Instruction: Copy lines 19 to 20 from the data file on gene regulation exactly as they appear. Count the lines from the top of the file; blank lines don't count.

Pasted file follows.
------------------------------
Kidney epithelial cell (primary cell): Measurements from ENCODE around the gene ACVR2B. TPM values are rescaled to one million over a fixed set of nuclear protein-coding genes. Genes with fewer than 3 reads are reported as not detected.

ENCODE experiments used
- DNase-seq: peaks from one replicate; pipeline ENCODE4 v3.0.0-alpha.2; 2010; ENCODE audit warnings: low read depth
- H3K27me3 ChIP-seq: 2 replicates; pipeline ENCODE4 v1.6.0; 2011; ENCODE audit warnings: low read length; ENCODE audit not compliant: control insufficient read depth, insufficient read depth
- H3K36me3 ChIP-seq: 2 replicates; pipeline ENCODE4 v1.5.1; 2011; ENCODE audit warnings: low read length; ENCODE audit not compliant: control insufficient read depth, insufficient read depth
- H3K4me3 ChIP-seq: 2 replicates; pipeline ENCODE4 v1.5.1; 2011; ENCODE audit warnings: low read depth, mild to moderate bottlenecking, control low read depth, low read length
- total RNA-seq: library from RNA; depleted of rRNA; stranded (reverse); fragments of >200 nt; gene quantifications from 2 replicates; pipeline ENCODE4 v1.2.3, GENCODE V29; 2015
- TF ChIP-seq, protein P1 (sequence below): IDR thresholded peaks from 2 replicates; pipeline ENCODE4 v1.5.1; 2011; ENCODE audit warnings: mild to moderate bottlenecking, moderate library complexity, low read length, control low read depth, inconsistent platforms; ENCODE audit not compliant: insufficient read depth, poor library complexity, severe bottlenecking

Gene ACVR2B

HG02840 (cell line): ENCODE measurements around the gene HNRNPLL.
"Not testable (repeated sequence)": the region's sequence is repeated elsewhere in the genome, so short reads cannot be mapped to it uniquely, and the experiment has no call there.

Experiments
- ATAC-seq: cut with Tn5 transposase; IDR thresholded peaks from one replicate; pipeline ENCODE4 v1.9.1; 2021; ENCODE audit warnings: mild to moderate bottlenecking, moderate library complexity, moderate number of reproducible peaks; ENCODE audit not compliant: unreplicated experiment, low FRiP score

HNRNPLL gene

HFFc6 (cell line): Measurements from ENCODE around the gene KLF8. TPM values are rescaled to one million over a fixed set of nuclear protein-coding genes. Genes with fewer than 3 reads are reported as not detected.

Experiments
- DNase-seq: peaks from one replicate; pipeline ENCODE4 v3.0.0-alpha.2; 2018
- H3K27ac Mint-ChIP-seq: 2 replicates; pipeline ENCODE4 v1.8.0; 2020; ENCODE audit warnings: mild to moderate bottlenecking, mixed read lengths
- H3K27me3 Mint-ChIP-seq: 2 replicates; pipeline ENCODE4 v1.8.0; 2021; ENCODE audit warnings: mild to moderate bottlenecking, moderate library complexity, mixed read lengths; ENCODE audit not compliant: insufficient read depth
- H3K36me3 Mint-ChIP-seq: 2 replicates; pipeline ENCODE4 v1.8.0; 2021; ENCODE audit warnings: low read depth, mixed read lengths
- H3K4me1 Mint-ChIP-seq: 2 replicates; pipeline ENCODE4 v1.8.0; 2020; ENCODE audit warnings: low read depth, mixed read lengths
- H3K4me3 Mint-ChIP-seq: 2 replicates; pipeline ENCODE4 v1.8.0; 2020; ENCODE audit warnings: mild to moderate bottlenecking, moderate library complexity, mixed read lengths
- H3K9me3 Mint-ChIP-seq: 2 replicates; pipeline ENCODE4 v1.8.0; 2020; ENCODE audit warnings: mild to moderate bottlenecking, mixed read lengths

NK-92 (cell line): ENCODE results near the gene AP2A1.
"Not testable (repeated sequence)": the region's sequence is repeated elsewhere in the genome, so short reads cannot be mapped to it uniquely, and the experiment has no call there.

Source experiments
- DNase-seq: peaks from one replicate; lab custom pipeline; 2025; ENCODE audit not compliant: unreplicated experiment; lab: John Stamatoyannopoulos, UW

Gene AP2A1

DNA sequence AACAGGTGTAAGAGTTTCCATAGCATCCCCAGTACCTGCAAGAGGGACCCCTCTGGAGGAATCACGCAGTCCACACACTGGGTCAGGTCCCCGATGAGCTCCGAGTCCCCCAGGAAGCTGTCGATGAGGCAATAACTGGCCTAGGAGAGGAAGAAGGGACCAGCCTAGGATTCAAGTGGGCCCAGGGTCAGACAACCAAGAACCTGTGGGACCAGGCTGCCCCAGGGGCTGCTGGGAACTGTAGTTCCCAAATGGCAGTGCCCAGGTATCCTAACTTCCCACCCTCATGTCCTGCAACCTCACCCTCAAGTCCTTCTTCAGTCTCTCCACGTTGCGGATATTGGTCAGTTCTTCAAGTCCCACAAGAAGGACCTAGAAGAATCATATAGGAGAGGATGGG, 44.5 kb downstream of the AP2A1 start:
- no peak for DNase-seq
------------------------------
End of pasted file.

- H3K27me3 Mint-ChIP-seq: 2 replicates; pipeline ENCODE4 v1.8.0; 2021; ENCODE audit warnings: mild to moderate bottlenecking, moderate library complexity, mixed read lengths; ENCODE audit not compliant: insufficient read depth
- H3K36me3 Mint-ChIP-seq: 2 replicates; pipeline ENCODE4 v1.8.0; 2021; ENCODE audit warnings: low read depth, mixed read lengths